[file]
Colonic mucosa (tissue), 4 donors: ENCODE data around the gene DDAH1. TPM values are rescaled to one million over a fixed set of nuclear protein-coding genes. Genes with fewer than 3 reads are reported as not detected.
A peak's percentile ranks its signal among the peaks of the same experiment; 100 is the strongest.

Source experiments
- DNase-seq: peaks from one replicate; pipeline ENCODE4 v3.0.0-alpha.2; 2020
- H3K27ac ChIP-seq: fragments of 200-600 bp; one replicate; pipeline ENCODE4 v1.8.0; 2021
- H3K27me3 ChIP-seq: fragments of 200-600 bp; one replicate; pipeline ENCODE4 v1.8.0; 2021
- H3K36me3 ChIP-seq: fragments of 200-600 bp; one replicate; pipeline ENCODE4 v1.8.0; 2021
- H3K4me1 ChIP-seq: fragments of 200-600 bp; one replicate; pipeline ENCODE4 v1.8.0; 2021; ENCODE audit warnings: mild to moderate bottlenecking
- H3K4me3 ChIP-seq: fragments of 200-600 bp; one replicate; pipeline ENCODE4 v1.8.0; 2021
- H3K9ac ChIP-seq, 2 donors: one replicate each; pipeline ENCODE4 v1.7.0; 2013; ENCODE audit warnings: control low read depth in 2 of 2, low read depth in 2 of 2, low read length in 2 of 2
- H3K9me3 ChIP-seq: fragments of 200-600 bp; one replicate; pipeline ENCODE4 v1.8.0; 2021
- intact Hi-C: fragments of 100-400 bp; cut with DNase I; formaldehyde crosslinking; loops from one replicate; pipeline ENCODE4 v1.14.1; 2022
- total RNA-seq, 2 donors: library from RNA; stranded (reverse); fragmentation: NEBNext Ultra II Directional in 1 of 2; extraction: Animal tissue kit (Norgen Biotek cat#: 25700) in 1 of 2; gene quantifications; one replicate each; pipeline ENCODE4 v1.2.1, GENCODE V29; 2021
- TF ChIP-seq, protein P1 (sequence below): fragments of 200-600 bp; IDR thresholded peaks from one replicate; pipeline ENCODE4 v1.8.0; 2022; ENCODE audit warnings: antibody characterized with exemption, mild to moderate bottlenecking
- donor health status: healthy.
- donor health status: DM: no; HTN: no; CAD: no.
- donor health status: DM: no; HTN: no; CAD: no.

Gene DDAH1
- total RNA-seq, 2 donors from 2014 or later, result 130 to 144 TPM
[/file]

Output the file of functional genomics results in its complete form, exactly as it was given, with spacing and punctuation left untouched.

Colonic mucosa (tissue), 4 donors: ENCODE data around the gene DDAH1. TPM values are rescaled to one million over a fixed set of nuclear protein-coding genes. Genes with fewer than 3 reads are reported as not detected.
A peak's percentile ranks its signal among the peaks of the same experiment; 100 is the strongest.

Source experiments
- DNase-seq: peaks from one replicate; pipeline ENCODE4 v3.0.0-alpha.2; 2020
- H3K27ac ChIP-seq: fragments of 200-600 bp; one replicate; pipeline ENCODE4 v1.8.0; 2021
- H3K27me3 ChIP-seq: fragments of 200-600 bp; one replicate; pipeline ENCODE4 v1.8.0; 2021
- H3K36me3 ChIP-seq: fragments of 200-600 bp; one replicate; pipeline ENCODE4 v1.8.0; 2021
- H3K4me1 ChIP-seq: fragments of 200-600 bp; one replicate; pipeline ENCODE4 v1.8.0; 2021; ENCODE audit warnings: mild to moderate bottlenecking
- H3K4me3 ChIP-seq: fragments of 200-600 bp; one replicate; pipeline ENCODE4 v1.8.0; 2021
- H3K9ac ChIP-seq, 2 donors: one replicate each; pipeline ENCODE4 v1.7.0; 2013; ENCODE audit warnings: control low read depth in 2 of 2, low read depth in 2 of 2, low read length in 2 of 2
- H3K9me3 ChIP-seq: fragments of 200-600 bp; one replicate; pipeline ENCODE4 v1.8.0; 2021
- intact Hi-C: fragments of 100-400 bp; cut with DNase I; formaldehyde crosslinking; loops from one replicate; pipeline ENCODE4 v1.14.1; 2022
- total RNA-seq, 2 donors: library from RNA; stranded (reverse); fragmentation: NEBNext Ultra II Directional in 1 of 2; extraction: Animal tissue kit (Norgen Biotek cat#: 25700) in 1 of 2; gene quantifications; one replicate each; pipeline ENCODE4 v1.2.1, GENCODE V29; 2021
- TF ChIP-seq, protein P1 (sequence below): fragments of 200-600 bp; IDR thresholded peaks from one replicate; pipeline ENCODE4 v1.8.0; 2022; ENCODE audit warnings: antibody characterized with exemption, mild to moderate bottlenecking
- donor health status: healthy.
- donor health status: DM: no; HTN: no; CAD: no.
- donor health status: DM: no; HTN: no; CAD: no.

Gene DDAH1
- total RNA-seq, 2 donors from 2014 or later, result 130 to 144 TPM